Theses - Dept. of Nuclear Engineering
http://hdl.handle.net/1721.1/7606
2017-12-13T06:05:42ZReactor agnostic multi-group cross section generation for fine-mesh deterministic neutron transport simulations
http://hdl.handle.net/1721.1/112525
Reactor agnostic multi-group cross section generation for fine-mesh deterministic neutron transport simulations
Boyd, William Robert Dawson, III
A key challenge for full-core transport methods is reactor agnostic multi-group cross section (MGXS) generation. Monte Carlo (MC) presents the most accurate method for MGXS generation since it does not require any approximations to the neutron flux. This thesis develops novel methods that use MC to generate the fine-spatial mesh MGXS that are needed by high-fidelity transport codes. These methods employ either engineering-based or statistical clustering algorithms to accelerate the convergence of MGXS tallied on fine, heterogeneous spatial meshes by Monte Carlo. The traditional multi-level approach to MGXS generation is replaced by full-core MC calculations that generate MGXS for multi-group deterministic transport codes. Two pinwise spatial homogenization schemes are introduced to model the clustering of pin-wise MGXS due to spatial self-shielding spectral effects. The Local Neighbor Symmetry (LNS) scheme uses a nearest neighbor-like analysis of a reactor geometry to determine which fuel pins should be assigned the same MGXS. The inferential MGXS (iMGXS) scheme applies unsupervised machine learning algorithms to "noisy" MC tally data to identify clustering of pin-wise MGXS without any knowledge of the reactor geometry. Both schemes simultaneously account for spatial self-shielding effects while also accelerating the convergence of the MC tallies used to generate MGXS. The LNS and iMGXS schemes were used to model MGXS clustering from radial geometric heterogeneities in a suite of 2D PWR benchmarks. Both schemes reduced U-238 capture rate errors by up to a factor of four with respect to schemes which neglect to model MGXS clustering. In addition, the schemes required an order of magnitude fewer MC particle histories to converge MGXS for multi-group deterministic calculations than a reference MC calculation. These results demonstrate the potential for single-step MC simulations of the complete heterogeneous geometry as a means to generate reactor agnostic MGXS for deterministic transport codes. The LNS and iMGXS schemes may be valuable for reactor physics analyses of advanced LWR core designs and next generation reactors with spatial heterogeneities that are poorly modeled by the engineering approximations in today's methods for MGXS generation.
Thesis: Ph. D., Massachusetts Institute of Technology, Department of Nuclear Science and Engineering, 2017.; Cataloged from PDF version of thesis.; Includes bibliographical references (pages 487-495).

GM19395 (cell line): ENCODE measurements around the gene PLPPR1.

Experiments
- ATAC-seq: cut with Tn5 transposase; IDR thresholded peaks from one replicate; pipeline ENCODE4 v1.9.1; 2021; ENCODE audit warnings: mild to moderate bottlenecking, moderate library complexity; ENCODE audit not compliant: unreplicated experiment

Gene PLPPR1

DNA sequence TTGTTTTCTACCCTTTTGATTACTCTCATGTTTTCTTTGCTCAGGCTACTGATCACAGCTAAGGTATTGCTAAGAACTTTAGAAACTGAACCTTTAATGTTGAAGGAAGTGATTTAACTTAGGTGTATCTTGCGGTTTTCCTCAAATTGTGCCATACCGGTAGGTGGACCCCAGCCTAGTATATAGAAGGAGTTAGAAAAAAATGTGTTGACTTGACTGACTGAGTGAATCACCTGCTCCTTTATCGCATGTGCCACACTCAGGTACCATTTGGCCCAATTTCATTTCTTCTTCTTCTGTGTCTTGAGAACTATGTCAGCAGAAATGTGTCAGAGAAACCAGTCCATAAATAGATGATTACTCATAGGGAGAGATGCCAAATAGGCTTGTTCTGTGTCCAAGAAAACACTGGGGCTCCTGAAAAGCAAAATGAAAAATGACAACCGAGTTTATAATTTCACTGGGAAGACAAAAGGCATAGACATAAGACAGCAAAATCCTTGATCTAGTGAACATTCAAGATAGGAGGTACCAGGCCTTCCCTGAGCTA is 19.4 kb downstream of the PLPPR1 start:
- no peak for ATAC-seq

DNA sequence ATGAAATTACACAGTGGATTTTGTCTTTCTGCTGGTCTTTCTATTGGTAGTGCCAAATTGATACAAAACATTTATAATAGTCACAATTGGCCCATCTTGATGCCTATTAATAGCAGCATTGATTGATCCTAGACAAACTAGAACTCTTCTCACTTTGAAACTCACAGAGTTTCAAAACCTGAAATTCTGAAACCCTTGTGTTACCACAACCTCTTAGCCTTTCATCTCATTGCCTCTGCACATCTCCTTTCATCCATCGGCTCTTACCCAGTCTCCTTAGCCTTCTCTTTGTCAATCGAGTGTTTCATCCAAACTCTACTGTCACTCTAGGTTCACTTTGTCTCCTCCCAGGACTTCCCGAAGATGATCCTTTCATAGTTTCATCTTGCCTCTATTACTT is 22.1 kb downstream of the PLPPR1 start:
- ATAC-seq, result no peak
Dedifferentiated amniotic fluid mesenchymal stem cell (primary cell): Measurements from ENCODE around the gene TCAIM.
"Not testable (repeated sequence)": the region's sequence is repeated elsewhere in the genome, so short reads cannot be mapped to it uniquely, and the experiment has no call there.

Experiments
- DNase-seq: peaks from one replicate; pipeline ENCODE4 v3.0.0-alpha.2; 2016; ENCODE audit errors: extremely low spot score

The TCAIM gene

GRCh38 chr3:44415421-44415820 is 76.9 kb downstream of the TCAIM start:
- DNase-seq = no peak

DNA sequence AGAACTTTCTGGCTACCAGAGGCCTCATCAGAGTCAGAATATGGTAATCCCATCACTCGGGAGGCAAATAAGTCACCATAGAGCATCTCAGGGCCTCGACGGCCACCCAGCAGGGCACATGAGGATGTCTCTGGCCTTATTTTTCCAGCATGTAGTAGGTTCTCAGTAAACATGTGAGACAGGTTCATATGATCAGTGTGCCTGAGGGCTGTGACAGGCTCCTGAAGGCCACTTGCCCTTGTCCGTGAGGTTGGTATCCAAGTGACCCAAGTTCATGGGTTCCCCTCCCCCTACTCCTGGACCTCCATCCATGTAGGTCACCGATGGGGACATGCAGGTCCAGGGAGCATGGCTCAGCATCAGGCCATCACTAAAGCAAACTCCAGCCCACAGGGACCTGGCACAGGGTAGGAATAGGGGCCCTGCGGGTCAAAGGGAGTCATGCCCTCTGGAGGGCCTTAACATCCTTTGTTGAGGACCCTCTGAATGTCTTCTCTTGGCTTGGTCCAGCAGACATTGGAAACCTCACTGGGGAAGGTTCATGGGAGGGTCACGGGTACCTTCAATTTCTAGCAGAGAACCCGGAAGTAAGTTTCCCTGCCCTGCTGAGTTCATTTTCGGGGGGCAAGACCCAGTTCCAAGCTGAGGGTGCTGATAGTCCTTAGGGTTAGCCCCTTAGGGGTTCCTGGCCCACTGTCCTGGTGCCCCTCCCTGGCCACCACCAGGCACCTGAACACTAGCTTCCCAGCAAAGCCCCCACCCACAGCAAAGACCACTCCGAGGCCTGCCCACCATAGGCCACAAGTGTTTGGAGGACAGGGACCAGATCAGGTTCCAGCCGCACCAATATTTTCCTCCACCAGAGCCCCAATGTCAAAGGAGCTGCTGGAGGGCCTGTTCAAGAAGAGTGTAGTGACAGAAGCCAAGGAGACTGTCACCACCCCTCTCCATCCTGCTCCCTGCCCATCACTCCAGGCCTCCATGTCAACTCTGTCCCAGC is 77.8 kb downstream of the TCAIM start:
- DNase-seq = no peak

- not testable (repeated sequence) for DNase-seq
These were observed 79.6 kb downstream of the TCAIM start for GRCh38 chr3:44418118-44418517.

2017-01-01T00:00:00ZAcceleration methods for Monte Carlo particle transport simulations
http://hdl.handle.net/1721.1/112521
Acceleration methods for Monte Carlo particle transport simulations
Li, Lulu, Ph. D. Massachusetts Institute of Technology
Performing nuclear reactor core physics analysis is a crucial step in the process of both designing and understanding nuclear power reactors. Advancements in the nuclear industry demand more accurate and detailed results from reactor analysis. Monte Carlo (MC) eigenvalue neutron transport methods are uniquely qualified to provide these results, due to their accurate treatment of space, angle, and energy dependencies of neutron distributions. Monte Carlo eigenvalue simulations are, however, challenging, because they must resolve the fission source distribution and accumulate sufficient tally statistics, resulting in prohibitive run times. This thesis proposes the Low Order Operator (LOO) acceleration method to reduce the run time challenge, and provides analyses to support its use for full-scale reactor simulations. LOO is implemented in the continuous energy Monte Carlo code, OpenMC, and tested in 2D PWR benchmarks. The Low Order Operator (LOO) acceleration method is a deterministic transport method based on the Method of Characteristics. Similar to Coarse Mesh Finite Difference (CMFD), the other acceleration method evaluated in this thesis, LOO parameters are constructed from Monte Carlo tallies. The solutions to the LOO equations are then used to update Monte Carlo fission sources. This thesis deploys independent simulations to rigorously assess LOO, CMFD, and unaccelerated Monte Carlo, simulating up to a quarter of a trillion neutron histories for each simulation. Analysis and performance models are developed to address two aspects of the Monte Carlo run time challenge. First, this thesis demonstrates that acceleration methods can reduce the vast number of neutron histories required to converge the fission source distribution before tallies can be accumulated. Second, the slow convergence of tally statistics is improved with the acceleration methods for the earlier active cycles. A theoretical model is developed to explain the observed behaviors and predict convergence rates. Finally, numerical results and theoretical models shed light on the selection of optimal simulation parameters such that a desired statistical uncertainty can be achieved with minimum neutron histories. This thesis demonstrates that the conventional wisdom (e.g., maximizing the number of cycles rather than the number of neutrons per cycle) in performing unaccelerated MC simulations can be improved simply by using more optimal parameters. LOO acceleration provides reduction of a factor of at least 2.2 in neutron histories, compared to the unaccelerated Monte Carlo scheme, and the CPU time and memory overhead associated with LOO are small.